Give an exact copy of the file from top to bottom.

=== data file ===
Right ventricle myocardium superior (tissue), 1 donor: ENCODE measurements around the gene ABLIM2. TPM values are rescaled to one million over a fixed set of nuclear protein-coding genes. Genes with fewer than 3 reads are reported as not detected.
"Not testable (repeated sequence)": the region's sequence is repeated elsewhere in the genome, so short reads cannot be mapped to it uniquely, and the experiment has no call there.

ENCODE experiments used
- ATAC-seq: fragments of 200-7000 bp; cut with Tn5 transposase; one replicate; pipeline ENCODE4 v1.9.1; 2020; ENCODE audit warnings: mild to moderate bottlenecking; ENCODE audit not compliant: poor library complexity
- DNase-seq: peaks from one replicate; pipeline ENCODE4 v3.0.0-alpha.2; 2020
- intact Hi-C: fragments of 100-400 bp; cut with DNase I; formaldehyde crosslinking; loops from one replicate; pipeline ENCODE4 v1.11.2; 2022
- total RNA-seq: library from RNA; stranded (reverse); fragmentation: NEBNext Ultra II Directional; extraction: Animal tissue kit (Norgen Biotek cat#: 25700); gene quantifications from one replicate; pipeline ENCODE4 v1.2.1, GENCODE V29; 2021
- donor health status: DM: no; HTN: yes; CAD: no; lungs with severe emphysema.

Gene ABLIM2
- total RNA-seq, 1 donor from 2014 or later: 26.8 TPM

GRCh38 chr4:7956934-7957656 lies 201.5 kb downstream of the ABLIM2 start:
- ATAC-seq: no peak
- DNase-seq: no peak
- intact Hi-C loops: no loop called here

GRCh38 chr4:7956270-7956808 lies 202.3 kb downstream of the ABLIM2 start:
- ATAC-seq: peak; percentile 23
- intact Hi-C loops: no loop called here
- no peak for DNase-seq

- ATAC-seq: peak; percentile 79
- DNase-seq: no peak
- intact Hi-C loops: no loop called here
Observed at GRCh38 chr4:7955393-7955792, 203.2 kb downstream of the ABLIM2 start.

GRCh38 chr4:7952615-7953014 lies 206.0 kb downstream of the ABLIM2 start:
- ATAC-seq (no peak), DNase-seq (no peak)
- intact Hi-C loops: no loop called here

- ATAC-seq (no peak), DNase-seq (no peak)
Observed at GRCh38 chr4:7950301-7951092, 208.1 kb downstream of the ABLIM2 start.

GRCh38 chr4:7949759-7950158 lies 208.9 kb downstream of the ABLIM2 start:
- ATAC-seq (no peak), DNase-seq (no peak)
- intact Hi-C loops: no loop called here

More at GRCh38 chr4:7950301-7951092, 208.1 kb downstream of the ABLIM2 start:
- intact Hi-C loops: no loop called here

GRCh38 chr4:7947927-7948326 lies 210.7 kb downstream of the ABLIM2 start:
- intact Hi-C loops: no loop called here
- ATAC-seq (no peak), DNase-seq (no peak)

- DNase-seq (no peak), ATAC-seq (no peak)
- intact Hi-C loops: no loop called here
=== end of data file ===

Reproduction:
Right ventricle myocardium superior (tissue), 1 donor: ENCODE measurements around the gene ABLIM2. TPM values are rescaled to one million over a fixed set of nuclear protein-coding genes. Genes with fewer than 3 reads are reported as not detected.
"Not testable (repeated sequence)": the region's sequence is repeated elsewhere in the genome, so short reads cannot be mapped to it uniquely, and the experiment has no call there.

ENCODE experiments used
- ATAC-seq: fragments of 200-7000 bp; cut with Tn5 transposase; one replicate; pipeline ENCODE4 v1.9.1; 2020; ENCODE audit warnings: mild to moderate bottlenecking; ENCODE audit not compliant: poor library complexity
- DNase-seq: peaks from one replicate; pipeline ENCODE4 v3.0.0-alpha.2; 2020
- intact Hi-C: fragments of 100-400 bp; cut with DNase I; formaldehyde crosslinking; loops from one replicate; pipeline ENCODE4 v1.11.2; 2022
- total RNA-seq: library from RNA; stranded (reverse); fragmentation: NEBNext Ultra II Directional; extraction: Animal tissue kit (Norgen Biotek cat#: 25700); gene quantifications from one replicate; pipeline ENCODE4 v1.2.1, GENCODE V29; 2021
- donor health status: DM: no; HTN: yes; CAD: no; lungs with severe emphysema.

Gene ABLIM2
- total RNA-seq, 1 donor from 2014 or later: 26.8 TPM

GRCh38 chr4:7956934-7957656 lies 201.5 kb downstream of the ABLIM2 start:
- ATAC-seq: no peak
- DNase-seq: no peak
- intact Hi-C loops: no loop called here

GRCh38 chr4:7956270-7956808 lies 202.3 kb downstream of the ABLIM2 start:
- ATAC-seq: peak; percentile 23
- intact Hi-C loops: no loop called here
- no peak for DNase-seq

- ATAC-seq: peak; percentile 79
- DNase-seq: no peak
- intact Hi-C loops: no loop called here
Observed at GRCh38 chr4:7955393-7955792, 203.2 kb downstream of the ABLIM2 start.

GRCh38 chr4:7952615-7953014 lies 206.0 kb downstream of the ABLIM2 start:
- ATAC-seq (no peak), DNase-seq (no peak)
- intact Hi-C loops: no loop called here

- ATAC-seq (no peak), DNase-seq (no peak)
Observed at GRCh38 chr4:7950301-7951092, 208.1 kb downstream of the ABLIM2 start.

GRCh38 chr4:7949759-7950158 lies 208.9 kb downstream of the ABLIM2 start:
- ATAC-seq (no peak), DNase-seq (no peak)
- intact Hi-C loops: no loop called here

More at GRCh38 chr4:7950301-7951092, 208.1 kb downstream of the ABLIM2 start:
- intact Hi-C loops: no loop called here

GRCh38 chr4:7947927-7948326 lies 210.7 kb downstream of the ABLIM2 start:
- intact Hi-C loops: no loop called here
- ATAC-seq (no peak), DNase-seq (no peak)

- DNase-seq (no peak), ATAC-seq (no peak)
- intact Hi-C loops: no loop called here